Nothing is more endearing and challenging for pet owners than seeing cats and dogs become friends.
There’s a myth that canines and felines are natural enemies. Yet when their friendship works, it’s a rewarding relationship. Much depends on the canines and feline’s character and life experience.
As referees, it’s our job to make the introduction between a kitten and a puppy of any age an enjoyable encounter. It’s not a process you rush.
Allowing their relationship to grow slowly helps your dog and cat form a lasting bond. It’s a process that takes days or even months. Providing newly adopted pets access sanctuary in your house is vital.
Here are a few strategies to introduce pets and make everyone happy.
Body Language of Dogs and Cats
Animals have a unique way of communicating with body language and sounds. Its success depends on a person interpreting those signals when they make an introduction.
Signals to look for in felines if they feel threatened by a dog’s interaction example:
- Flattened ears
- Swishing tail
- Arched spine and erect tail
- Elongated and stiff front legs to make themselves appear larger
- Fully dilated eyes
- Open mouth and hissing
Signals to look for in a pup in a cat’s presence and introductions examples:
- Engages in a predatory and chase-ready stance
- Intensely focused
- Lunging and straining on a lead
- Aggression, chasing or whining
- Baring teeth
Everyone’s pet may add their signature to this type of communication. If your pet exhibits these signals, proceed with caution. Additionally, a resident dog or shy cat might be okay with the animal trespassing outdoors without showing any interactions.
Remember their sanctuary. Ensure they have access to water and food, a litter box, comfort, and security.
The Introduction Process
For many animals, liking can be instant. Others need time to build trust. As the referee, it’s our role to invest the time. Providing your pet with its safe zone helps them overcome their initial animosity in each other’s presence.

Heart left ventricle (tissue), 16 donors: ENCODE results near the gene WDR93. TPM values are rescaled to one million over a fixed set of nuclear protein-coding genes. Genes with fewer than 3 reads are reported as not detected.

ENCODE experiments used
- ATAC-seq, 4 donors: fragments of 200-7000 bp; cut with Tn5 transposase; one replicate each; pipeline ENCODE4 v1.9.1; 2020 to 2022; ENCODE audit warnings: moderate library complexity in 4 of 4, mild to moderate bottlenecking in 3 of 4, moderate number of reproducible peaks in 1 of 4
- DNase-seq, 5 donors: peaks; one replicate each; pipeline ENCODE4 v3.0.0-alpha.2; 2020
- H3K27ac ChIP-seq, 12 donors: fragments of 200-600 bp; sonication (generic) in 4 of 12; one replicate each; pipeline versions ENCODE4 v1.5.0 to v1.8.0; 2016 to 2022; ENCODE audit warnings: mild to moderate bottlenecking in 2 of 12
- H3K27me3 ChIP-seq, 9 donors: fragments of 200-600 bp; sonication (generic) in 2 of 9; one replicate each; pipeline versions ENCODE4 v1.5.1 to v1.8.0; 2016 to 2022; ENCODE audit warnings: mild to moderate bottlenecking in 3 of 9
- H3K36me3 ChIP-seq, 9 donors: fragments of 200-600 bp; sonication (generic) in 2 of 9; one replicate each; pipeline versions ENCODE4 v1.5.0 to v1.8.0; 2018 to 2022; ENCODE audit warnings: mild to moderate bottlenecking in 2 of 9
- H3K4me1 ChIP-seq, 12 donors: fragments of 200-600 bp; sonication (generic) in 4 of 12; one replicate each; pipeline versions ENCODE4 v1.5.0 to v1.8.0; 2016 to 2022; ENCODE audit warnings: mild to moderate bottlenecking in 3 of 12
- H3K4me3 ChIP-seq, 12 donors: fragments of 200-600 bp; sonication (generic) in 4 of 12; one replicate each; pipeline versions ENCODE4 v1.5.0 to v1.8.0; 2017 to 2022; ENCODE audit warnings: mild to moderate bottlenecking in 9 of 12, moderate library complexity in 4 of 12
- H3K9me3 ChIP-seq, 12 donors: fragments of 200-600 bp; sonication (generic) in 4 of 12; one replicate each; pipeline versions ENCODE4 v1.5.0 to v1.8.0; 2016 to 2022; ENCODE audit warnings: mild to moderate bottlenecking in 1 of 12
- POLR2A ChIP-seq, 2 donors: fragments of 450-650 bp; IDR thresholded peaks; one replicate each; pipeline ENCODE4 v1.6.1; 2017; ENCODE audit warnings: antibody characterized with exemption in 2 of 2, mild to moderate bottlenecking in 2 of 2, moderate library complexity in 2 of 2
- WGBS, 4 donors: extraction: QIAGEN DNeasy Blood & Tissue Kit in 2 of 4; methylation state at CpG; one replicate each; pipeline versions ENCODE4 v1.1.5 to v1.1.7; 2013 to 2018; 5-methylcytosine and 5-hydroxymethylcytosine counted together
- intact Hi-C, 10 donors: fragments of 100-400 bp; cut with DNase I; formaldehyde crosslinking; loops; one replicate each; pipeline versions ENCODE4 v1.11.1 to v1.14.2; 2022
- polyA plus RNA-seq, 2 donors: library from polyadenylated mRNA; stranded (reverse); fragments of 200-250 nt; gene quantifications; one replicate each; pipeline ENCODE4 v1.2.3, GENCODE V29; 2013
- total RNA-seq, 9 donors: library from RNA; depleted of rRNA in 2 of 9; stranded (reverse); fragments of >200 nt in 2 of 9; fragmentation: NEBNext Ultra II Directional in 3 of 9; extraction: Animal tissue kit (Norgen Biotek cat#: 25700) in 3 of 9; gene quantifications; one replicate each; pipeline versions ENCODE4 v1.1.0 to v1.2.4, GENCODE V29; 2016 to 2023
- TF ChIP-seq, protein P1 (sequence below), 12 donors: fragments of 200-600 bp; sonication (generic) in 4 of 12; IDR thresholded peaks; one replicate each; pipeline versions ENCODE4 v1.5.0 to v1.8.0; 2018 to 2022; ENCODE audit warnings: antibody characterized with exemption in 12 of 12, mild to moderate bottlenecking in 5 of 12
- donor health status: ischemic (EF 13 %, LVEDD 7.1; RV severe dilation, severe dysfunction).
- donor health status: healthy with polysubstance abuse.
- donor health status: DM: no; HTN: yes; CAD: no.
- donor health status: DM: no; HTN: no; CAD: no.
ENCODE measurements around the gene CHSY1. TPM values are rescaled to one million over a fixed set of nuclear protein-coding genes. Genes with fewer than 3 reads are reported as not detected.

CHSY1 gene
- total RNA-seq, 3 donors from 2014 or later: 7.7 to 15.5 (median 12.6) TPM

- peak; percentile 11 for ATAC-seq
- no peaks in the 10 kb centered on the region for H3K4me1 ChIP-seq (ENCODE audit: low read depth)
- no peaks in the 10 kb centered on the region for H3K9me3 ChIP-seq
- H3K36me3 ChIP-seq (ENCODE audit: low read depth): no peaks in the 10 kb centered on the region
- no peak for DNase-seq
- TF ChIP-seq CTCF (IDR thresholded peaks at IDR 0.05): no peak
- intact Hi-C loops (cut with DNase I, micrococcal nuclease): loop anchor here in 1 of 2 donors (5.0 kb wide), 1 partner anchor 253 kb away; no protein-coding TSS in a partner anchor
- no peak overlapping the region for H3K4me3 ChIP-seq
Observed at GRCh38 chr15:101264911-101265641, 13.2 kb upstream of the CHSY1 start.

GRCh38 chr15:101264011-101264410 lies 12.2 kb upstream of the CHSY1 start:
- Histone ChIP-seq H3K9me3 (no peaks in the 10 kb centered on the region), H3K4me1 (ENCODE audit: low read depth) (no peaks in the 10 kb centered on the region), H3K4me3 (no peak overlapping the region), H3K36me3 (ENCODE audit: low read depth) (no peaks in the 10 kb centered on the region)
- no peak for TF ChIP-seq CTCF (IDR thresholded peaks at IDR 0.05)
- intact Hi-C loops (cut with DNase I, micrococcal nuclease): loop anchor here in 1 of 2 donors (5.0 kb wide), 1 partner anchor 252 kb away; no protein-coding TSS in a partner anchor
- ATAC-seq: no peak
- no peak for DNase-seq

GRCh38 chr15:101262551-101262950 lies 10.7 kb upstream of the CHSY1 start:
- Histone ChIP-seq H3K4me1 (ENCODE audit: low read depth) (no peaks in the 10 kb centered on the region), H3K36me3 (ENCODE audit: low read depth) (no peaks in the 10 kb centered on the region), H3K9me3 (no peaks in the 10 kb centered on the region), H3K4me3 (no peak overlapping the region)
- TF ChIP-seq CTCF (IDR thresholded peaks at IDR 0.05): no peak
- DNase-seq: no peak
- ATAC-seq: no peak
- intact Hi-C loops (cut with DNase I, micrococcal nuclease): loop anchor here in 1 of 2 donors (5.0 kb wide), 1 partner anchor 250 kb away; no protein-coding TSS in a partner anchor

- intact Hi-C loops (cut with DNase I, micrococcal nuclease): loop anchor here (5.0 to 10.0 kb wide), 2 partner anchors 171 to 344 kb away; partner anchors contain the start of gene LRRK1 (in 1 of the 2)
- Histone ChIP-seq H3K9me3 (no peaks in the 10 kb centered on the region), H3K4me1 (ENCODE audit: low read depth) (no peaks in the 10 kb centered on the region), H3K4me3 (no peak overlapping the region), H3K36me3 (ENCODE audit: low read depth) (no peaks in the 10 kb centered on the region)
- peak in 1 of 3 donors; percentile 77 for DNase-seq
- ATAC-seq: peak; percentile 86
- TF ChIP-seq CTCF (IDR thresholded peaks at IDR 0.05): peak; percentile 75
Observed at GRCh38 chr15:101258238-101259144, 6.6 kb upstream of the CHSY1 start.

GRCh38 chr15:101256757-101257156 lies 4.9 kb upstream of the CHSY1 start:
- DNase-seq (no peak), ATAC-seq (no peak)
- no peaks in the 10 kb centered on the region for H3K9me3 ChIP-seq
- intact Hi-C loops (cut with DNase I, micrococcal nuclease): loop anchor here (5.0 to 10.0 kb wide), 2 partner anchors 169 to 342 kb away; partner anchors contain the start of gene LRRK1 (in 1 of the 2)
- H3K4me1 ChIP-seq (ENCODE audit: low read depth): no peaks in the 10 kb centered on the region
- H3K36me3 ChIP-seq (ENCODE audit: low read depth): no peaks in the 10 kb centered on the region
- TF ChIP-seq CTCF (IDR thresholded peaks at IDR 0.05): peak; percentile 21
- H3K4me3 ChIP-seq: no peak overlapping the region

Choose the Proper Location at First: If you’re bringing a dog or puppy home, the meeting should occur in your home to meet your resident cat. Some people mistakenly believe introducing a new pet at the shelter or breeders is a good idea. Cats disagree with that logic.
The same is true for introducing the other pet, your new cat, to the resident dog. The meeting should happen at home to prevent a traumatic experience. Shelter animals are already under immense stress. Further, many dogs may be okay with cats in the shelter and then show signs of aggression when the cat enters its house territory.
A great way of introducing dogs to a shy cat is to ask the shelter or friends with confident dog-experienced cats to test the water. Confident felines help calm canines.
If borrowing a confident cat isn’t possible, you can still master the introduction in a controlled environment. Here’s the good news: by following these helpful tips, you can be a catalyst in starting a beautiful friendship.
Keep the Pets Separate at First: Animals have super keen intelligence. You can’t fake sneaking in new puppies without noticing. When you bring a new feline or K-9 home, separate them for three to four days to prevent them from getting hurt.
Sanctuary space, separated by a closed door, or baby gate, needs these:
- Access to food and water
- Shelter bed, kennel, cat tree, litter box
- Creature comforts like toys and your attention
Animals rely on their superior scent and prey drive to survive. Having another pet in the same room, without personal contact, allows them to get used to each other’s scent. Confine them to their designated space. Refrain from forcing the new pet introduction too quickly.
Feed Them on Opposite Sides of a Closed Door: Although felines and canines have different dietary needs, they compete for food by instinct.
You’re training them association by feeding your old and new pets separately on opposite sides of the closed door. This positive association without competitive motivation triggers a pleasant association.
Gradually move the food bowls closer toward the still-closed doors or baby gates. They’ll be able to hear and smell each other eat with the door closed. Once they can eat calmly next to each other without feeling threatened, you can move on to the next phase.
Tip: Remember, animals are keen observers. Your behavior contributes to their reaction. Remaining calm is an excellent way for the introduction to run smoothly. Don’t indulge the current pet or new kitty, as it may negatively affect their sense of security.
Allow Unsupervised Instructions: As pets gain confidence in each other, allow them the freedom to explore the house. However, keeping the lead on the dog or puppy and dragging it on the floor is a good idea. This leasing method is a quick way for you to intervene and prevent your dog from chasing the cat, even for fun.